Groupe de champs
I need to find another Anglophone in Djibouti

I feel like I have PMS, but it just isn’t that time of the month.

I feel like I have PMS, but it just isn’t that time of the month. So, I think it must be SLS, Second Language Syndrome, which is characterised by constant small misunderstandings; occasional straight-up “Honestly, I have no idea what we’re talking about,” admissions at meetings when your boss surveys the room with his eyes seeking consensus and you realise you’re about to put your stamp on something when in fact you couldn’t name whether that thing is animal, vegetable or philosophical; and overwhelming fatigue when faced with the evening’s gameshow entertainment, piped in from France, indecipherable and featuring questions not covered in your Canadian Education or cultural experience.

Other common features of SLS are a tendency to abruptly switch to your maiden tongue when excited, either out of joy or frustration, and an unconscious up regulation of mime skills and tendencies towards physical comedy.  Strangely, rather than emphasising country of origin, manifestations of SLS tend towards an international median featuring a stereotypically Italianate physicality, an Eastern European morose temperament, and, luckily for my current geography, African punctuality, as it is a common occurrence to not know that something is happening until colleagues are actually on their way there. Headaches are frequent, a result of squinting at people’s practically stationary mouths and willing them to enunciate. Feelings of self-doubt and lack of efficacy are pathopneumonic.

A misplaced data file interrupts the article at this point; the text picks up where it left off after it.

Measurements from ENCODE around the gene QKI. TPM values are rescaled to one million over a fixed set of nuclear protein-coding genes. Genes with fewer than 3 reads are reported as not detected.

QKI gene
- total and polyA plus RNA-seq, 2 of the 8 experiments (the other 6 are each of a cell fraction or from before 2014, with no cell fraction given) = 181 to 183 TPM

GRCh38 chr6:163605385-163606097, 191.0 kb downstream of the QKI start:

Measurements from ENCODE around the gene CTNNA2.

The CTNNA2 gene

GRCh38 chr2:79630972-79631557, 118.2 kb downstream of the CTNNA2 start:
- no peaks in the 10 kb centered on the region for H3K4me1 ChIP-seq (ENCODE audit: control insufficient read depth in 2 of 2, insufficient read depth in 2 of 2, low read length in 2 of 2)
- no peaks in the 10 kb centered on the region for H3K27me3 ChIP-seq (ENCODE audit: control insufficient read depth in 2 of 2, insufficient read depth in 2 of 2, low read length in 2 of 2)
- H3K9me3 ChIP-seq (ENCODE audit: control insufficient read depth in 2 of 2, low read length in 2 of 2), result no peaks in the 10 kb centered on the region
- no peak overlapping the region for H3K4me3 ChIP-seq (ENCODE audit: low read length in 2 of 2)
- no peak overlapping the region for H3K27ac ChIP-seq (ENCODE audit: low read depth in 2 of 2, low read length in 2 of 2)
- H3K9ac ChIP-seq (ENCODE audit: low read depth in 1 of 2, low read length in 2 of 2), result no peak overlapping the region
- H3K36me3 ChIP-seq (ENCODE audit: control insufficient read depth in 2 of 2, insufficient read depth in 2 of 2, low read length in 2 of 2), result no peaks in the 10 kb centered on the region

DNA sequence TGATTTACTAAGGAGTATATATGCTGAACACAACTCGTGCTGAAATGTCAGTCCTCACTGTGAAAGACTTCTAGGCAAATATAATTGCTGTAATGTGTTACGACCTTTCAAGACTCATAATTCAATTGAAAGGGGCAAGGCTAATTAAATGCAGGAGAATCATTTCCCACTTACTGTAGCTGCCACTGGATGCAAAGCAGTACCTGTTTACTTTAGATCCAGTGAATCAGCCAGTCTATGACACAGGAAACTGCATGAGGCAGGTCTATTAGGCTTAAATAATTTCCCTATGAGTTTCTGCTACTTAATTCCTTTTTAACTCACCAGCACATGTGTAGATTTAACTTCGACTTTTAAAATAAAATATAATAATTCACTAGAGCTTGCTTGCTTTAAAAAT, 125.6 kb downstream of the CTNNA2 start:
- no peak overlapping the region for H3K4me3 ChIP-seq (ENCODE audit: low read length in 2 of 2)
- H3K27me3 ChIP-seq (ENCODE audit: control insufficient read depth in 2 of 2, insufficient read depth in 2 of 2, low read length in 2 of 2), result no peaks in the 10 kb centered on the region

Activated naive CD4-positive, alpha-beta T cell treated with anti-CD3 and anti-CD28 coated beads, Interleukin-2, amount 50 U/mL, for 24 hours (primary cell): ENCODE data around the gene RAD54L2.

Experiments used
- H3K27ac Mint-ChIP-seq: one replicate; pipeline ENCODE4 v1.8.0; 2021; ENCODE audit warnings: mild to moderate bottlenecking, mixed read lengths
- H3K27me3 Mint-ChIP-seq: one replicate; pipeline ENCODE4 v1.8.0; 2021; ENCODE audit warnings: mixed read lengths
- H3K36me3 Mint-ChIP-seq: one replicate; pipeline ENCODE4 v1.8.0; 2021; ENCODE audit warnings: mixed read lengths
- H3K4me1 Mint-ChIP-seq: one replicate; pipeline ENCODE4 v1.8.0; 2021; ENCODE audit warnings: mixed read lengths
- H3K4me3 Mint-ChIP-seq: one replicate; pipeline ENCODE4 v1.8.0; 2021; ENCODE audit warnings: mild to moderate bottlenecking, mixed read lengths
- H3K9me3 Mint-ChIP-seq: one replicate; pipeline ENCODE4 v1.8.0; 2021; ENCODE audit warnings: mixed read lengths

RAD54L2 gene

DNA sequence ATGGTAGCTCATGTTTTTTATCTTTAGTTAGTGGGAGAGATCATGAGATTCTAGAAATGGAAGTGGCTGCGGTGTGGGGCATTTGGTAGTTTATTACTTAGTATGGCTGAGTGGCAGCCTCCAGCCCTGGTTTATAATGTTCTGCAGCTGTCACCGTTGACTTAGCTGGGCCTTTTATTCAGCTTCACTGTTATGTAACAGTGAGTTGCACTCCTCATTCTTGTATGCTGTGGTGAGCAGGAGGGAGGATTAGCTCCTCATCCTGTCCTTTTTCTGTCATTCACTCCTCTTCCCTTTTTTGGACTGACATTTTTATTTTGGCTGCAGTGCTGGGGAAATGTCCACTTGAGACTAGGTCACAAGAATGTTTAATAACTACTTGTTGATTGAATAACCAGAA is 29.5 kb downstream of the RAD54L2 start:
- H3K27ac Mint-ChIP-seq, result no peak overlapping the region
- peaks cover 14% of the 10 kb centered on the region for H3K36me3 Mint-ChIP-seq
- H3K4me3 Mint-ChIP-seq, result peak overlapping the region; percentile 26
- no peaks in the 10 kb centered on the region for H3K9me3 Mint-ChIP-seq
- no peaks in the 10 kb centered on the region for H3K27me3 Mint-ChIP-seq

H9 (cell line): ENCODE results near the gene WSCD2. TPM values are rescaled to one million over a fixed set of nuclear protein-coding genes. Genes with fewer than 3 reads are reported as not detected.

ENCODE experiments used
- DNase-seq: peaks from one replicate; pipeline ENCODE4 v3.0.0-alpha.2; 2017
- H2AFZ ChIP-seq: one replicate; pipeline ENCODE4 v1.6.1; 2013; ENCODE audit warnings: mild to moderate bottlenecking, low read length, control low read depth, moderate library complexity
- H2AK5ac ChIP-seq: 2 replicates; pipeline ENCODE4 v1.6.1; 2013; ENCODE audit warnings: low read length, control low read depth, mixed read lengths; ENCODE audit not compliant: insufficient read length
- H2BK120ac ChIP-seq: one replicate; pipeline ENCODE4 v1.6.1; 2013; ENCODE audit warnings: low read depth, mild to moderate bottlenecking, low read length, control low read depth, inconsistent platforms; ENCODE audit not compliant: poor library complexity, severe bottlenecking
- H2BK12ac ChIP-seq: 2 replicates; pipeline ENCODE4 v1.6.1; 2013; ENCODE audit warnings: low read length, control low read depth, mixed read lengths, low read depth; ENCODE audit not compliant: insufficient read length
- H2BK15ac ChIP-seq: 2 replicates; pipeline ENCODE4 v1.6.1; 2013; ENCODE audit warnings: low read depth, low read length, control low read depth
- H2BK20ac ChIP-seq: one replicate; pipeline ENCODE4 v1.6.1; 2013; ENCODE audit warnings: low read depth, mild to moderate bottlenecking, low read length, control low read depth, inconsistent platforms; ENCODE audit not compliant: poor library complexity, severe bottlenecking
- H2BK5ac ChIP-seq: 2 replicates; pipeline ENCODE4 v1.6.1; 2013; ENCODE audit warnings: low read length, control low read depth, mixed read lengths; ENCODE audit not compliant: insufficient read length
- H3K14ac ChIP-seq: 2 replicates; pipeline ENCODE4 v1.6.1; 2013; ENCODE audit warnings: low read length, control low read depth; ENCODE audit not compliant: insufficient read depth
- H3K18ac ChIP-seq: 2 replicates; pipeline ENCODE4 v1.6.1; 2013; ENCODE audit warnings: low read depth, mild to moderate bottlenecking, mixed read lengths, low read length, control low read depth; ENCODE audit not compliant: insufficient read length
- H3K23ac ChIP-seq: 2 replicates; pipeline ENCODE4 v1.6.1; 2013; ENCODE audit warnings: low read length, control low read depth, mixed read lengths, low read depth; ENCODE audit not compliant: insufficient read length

The up-side: new sympathies abound.  For immigrants—what courage to choose a lifetime of this!  For those with impaired hearing—I feel you straining. For anyone who has ever put their foot in their mouth or simply tripped over their own lips while trying to form some unfamiliar syllables—yes…me too.

My current treatments are pulp fiction and canned radio and lectures. I’m also thinking of implanting an early-birthday gift, “Phone the Anglophone” campaign aimed at friends and family, figuring that at the 43 cents per minute Skype-Djibouti Rate everyone could phone me for half-an-hour and skip the box of chocolates or bottle of wine come November. In the meantime, thanks be to CBC radio itunes: I’m going to go listen to “Dave Cooks the Turkey” one more time.